- Just because there is a car bearing down on you on your side of the road doesn’t mean he’s on the correct side of the road
- Crash helmets are for putting in the basket at the front of your bike
- Remember most car drivers don’t own a cars – they own motorbikes and drive accordingly
- Double ditto for bus drivers
- If you are going to be hit by a car make sure it is not a government car
- Avoid foreigners since most are riding Russian bikes and need to keep going or the engine cuts out
- Avoid any drivers wearing a green hat as they are probably xe om drivers and thus feel they are right of way
- What rules?
The main thing to consider is the weather. It can be freezing cold in the Northern mountains, and at the same time incredibly hot and humid on the Southern coast. If you are traveling in the North or the Central Highlands during the winter months definitely bring long pants and a warm coat or sweater (preferably not cotton). It seems that it is always raining somewhere in Vietnam, so lightweight, breathable rain gear is essential.
In the hot summer months, dress cool but conservative. Many Vietnamese cannot understand why foreigners insist on wearing short-shorts, tank tops and sleeveless t-shirts when they have the money to dress well. For the Vietnamese, appearance is very important, so if you are dealing with or as an official of any rank, make sure you are dressed appropriately.
The rule on shoes are a little more lax. Flip flops are a must on your travels. It is okay to wear leather sandals to a business meeting. Proper, broken-in footware is needed if you plan on doing any trekking.
A summer hat and sunglasses are also advised.
Summers in Vietnam are hot and humid, which could possibly make you feel uncomfortable. There is some heavy rain, storms, floods and landslides during the period. Below, you can find our tips, notes and warnings for you to ensure a good preparation for a joyful holiday with Footprint.
- Check with your doctor to see if the heat can be a problem for you, if you are involved with a trekking / cycling trip, make sure you have consulted this with your doctor ensuring that you are able to do this.
- Check with your travel consultant where it is best to go to avoid problems caused by bad weather.
- Heavy rain can occur anytime. Thus, be prepared by bringing a raincoat or an umbrella at all times.
- Make sure to carry light coloured cotton clothes like pants, and half sleeved shirts.
- Head: Make sure to carry white or light coloured caps to protect your head and neck from the hot sun. Try to avoid staying out in the sun without any headgear for too long. The sun can be very strong and can cause sunstrokes.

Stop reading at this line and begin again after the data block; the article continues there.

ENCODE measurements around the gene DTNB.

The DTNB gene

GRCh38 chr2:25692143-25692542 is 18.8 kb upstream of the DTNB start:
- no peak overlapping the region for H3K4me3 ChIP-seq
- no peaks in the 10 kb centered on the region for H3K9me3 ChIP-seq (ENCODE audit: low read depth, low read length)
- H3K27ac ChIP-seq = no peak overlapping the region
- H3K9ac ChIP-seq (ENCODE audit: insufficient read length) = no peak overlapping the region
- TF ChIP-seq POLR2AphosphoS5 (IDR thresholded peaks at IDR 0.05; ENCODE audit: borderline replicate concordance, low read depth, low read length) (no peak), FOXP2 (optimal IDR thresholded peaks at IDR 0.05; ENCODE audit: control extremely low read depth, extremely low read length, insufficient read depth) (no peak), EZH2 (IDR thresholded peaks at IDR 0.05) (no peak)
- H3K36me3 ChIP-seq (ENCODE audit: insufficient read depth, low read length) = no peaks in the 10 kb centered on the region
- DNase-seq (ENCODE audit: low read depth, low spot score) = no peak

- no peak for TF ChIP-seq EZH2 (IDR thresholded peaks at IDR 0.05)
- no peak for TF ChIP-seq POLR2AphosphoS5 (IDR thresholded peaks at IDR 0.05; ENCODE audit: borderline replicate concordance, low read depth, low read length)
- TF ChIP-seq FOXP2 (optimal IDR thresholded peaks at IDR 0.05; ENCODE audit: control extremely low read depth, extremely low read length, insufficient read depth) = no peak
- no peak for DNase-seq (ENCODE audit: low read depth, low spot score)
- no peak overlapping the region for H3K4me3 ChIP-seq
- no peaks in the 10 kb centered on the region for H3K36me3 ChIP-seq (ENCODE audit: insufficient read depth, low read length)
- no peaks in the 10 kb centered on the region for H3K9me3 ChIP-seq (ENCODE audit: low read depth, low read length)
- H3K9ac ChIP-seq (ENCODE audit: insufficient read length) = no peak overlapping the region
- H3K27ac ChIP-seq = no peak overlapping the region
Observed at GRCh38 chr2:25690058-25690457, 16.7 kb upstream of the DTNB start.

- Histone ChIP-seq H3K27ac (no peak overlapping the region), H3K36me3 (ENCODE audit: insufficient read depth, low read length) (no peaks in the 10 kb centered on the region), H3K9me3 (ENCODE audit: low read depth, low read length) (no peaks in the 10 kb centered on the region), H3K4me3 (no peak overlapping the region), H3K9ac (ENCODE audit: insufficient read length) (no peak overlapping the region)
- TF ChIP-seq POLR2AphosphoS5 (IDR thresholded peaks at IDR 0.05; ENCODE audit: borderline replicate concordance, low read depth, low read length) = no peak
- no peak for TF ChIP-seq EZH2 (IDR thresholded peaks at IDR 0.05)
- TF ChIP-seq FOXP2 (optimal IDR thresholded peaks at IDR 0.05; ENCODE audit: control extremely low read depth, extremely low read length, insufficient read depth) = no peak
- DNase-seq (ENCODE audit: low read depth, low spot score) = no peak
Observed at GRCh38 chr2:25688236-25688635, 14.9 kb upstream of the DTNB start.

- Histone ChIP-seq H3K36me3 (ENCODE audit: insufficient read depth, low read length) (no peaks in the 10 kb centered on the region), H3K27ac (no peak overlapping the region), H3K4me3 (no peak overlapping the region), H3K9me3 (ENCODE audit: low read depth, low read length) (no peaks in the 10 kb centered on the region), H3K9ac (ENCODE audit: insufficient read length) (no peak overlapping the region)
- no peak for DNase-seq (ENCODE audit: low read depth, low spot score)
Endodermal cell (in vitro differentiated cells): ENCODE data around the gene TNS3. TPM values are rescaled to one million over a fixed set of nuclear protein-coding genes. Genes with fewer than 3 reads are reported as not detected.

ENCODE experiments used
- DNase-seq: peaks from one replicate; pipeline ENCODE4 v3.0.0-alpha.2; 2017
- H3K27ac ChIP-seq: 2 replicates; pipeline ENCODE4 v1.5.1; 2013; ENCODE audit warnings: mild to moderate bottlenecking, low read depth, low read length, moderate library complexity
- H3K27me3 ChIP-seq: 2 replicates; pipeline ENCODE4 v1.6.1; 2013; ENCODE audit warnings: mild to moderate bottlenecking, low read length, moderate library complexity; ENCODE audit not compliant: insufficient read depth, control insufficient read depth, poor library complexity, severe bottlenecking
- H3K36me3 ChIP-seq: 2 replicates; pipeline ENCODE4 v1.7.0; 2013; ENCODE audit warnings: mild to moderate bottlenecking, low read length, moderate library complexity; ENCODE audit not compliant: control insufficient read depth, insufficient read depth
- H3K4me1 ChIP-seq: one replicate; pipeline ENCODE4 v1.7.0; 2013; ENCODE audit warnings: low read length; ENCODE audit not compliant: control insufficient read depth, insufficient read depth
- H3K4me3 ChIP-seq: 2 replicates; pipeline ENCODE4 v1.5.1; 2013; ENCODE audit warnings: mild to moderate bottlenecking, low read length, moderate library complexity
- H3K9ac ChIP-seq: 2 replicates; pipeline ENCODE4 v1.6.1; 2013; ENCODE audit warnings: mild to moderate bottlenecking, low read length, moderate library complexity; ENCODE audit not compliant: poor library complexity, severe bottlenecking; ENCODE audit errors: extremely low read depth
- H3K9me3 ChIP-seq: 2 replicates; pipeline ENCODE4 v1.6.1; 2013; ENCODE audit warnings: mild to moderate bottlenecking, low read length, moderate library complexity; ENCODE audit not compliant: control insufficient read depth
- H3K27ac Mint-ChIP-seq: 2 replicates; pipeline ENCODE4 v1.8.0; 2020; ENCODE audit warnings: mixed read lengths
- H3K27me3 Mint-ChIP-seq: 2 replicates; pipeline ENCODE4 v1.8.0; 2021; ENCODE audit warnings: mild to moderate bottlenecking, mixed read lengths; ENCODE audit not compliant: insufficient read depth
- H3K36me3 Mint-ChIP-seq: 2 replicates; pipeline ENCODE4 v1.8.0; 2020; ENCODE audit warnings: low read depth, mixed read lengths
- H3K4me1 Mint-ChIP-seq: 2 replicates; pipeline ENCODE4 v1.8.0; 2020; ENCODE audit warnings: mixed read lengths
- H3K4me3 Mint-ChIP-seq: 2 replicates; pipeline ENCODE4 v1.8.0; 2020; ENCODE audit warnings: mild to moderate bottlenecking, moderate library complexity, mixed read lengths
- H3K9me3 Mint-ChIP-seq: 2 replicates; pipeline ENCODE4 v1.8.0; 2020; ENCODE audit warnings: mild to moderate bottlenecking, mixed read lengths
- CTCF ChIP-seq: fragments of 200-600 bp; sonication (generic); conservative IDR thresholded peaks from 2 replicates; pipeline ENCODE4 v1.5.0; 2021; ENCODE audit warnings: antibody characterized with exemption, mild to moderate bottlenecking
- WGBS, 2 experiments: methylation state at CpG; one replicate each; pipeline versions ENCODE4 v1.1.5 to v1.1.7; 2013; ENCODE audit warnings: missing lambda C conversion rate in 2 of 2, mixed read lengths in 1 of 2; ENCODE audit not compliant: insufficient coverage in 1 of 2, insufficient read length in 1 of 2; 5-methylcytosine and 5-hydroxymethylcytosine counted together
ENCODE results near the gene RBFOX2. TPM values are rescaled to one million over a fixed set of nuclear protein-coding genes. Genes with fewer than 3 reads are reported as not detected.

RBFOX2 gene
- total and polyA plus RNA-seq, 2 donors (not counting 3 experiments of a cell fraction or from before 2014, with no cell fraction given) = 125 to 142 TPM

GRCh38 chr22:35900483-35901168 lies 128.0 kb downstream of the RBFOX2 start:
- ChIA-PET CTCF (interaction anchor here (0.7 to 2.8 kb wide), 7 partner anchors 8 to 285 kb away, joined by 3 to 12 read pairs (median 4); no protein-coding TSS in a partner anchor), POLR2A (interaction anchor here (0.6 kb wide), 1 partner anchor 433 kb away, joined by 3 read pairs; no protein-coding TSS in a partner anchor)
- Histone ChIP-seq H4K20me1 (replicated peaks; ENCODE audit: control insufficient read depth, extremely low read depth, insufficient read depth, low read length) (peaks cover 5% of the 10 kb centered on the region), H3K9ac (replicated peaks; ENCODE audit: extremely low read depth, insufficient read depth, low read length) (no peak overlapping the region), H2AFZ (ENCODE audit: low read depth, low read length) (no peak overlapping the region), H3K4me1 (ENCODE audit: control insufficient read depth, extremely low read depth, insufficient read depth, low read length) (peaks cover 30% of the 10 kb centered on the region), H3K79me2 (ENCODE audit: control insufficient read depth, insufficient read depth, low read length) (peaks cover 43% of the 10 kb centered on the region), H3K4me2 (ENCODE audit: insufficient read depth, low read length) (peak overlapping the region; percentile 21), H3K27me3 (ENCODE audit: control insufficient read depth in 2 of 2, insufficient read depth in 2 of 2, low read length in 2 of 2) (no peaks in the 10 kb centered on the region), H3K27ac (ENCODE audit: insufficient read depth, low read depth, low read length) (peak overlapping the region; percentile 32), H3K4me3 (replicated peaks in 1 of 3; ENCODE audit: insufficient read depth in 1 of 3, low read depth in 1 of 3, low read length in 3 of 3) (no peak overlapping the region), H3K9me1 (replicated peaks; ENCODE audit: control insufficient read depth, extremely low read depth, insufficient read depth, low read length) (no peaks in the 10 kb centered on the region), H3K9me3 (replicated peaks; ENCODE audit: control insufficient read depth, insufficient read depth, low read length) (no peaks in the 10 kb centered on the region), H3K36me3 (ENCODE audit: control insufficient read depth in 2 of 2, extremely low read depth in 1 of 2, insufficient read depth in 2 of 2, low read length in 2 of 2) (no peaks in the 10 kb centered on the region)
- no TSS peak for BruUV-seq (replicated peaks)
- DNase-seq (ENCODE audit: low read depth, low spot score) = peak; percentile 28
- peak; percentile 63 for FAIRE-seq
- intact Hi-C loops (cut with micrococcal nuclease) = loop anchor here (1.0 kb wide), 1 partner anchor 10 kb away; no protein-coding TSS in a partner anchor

- Eyes: Do not forget to protect your eyes by bringing certfied sunglasses (e.g with the CE mark) and, if applicable, adjusted to your eyesight. Please be aware, that wearing contact lenses (especially lenses worn more than a day) in the big cities is not advisable as the smog might lead to infections.
- Body: Avoid sudden changes in temperature (e.g. leaving a cold air conditioned room and go outside where its hot and humid), as this can jeopardise you and cause you to faint in the worst case.
- Skin: Although it is nice to have some suntan, make sure you have proper sun protection with you (sunscreen, hats, proper clothing), especially those with sensitive skin.
- Feet: Make sure you have comfortable sandals or shoes for trekking/cycling,
- Bag: Make sure you have a ventilated back panel on your travel bag to cool off your back during long walks/cycle rides.
- Ensure that you drink enough water. Buy renowned brands ike Aquafina or La Vie. Tap water should not be used in any case.
- Carrying fresh lemon juice with you in the water bottle for daily consumption can be a very good idea. Some people might want to use Oresol on their trekking / cycling time.
- Do not consume sugar cane juices or any other drinks served unsealed.
- Eat only well cooked meat and vegetables,
- Make sure you sleep enough and protect yourself against mosquitos (e.g. by mosquito net, insect repellent or other),
- Talk to your guide to avoid travelling duringthe hot hours between 11 am and 4 pm. The mid day is the best time for a long lunch or a nap,
- Strong alcoholic drinks like rice wine and vodka must be strictly avoided, especially when you are doing lots of walking,
- Take care of your personal belongings under the heat (e.g. camera, phone, laptop or even medicine).
- Trekking / cycling during heavy rain is not recommended as well as during thunderstorm & lightning.
- Be aware of falling trees and rocks while walking through the jungles after the rain,
- Rocks are often very slippery after the rain. Watch-out when you hike on the rocks,
- We do have first-aid kits with us all the time but you should have your personal kit, too,
- Flood and landslides can easily block the road. Thus, we must prepare & accept an alternative plan.